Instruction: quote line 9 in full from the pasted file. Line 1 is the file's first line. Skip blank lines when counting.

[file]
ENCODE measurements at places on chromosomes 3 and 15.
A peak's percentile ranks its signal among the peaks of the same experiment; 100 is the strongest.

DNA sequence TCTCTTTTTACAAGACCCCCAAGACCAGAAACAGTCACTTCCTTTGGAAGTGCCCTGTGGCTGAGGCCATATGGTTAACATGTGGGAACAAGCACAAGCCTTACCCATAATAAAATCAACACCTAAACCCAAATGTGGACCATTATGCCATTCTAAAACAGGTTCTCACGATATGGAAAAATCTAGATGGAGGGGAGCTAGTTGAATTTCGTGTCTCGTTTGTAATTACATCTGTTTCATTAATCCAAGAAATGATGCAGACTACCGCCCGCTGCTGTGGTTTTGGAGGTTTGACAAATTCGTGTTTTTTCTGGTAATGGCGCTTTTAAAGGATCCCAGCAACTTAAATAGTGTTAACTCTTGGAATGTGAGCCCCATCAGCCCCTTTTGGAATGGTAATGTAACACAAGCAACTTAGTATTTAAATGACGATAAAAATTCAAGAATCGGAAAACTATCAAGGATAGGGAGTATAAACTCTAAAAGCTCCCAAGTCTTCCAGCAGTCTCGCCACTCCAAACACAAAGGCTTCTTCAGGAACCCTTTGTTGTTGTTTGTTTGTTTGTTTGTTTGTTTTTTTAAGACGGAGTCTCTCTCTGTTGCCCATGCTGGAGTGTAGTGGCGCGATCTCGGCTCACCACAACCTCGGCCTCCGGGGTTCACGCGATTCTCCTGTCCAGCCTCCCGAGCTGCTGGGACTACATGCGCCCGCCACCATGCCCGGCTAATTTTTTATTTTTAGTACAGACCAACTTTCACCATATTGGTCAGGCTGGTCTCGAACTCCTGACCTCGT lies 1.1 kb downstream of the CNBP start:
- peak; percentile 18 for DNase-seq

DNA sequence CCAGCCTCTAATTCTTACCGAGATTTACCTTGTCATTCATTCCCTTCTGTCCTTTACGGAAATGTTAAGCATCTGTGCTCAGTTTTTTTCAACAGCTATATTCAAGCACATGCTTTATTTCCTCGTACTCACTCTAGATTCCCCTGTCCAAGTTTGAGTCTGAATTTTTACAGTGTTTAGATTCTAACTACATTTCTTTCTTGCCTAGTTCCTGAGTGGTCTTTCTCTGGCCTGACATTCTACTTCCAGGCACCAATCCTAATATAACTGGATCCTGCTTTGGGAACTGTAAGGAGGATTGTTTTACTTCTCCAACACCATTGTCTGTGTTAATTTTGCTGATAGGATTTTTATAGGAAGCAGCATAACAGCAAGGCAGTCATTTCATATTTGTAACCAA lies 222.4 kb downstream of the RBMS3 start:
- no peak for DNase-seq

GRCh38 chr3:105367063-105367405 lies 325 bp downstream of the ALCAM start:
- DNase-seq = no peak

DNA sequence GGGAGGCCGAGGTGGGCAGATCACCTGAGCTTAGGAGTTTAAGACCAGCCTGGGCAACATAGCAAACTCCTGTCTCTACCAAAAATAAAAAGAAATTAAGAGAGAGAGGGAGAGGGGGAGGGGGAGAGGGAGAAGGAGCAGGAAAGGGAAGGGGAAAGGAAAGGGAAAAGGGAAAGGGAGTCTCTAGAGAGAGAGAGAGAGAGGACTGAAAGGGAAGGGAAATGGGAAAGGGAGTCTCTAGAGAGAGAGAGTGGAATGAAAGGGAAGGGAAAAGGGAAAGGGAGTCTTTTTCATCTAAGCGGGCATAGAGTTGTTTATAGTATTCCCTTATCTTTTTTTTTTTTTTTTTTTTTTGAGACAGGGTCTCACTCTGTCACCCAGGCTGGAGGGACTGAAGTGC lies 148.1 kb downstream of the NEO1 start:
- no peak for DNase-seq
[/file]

DNA sequence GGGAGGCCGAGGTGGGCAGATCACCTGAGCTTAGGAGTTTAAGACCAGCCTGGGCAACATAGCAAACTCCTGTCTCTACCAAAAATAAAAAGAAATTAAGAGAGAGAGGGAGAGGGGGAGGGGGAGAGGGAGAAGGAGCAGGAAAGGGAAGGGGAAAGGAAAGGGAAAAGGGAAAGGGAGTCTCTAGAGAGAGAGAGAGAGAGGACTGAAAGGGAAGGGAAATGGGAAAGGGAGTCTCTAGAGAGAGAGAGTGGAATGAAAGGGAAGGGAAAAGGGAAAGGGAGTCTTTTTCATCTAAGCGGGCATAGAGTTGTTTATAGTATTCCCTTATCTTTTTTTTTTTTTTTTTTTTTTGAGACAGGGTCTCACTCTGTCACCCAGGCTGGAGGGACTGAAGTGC lies 148.1 kb downstream of the NEO1 start: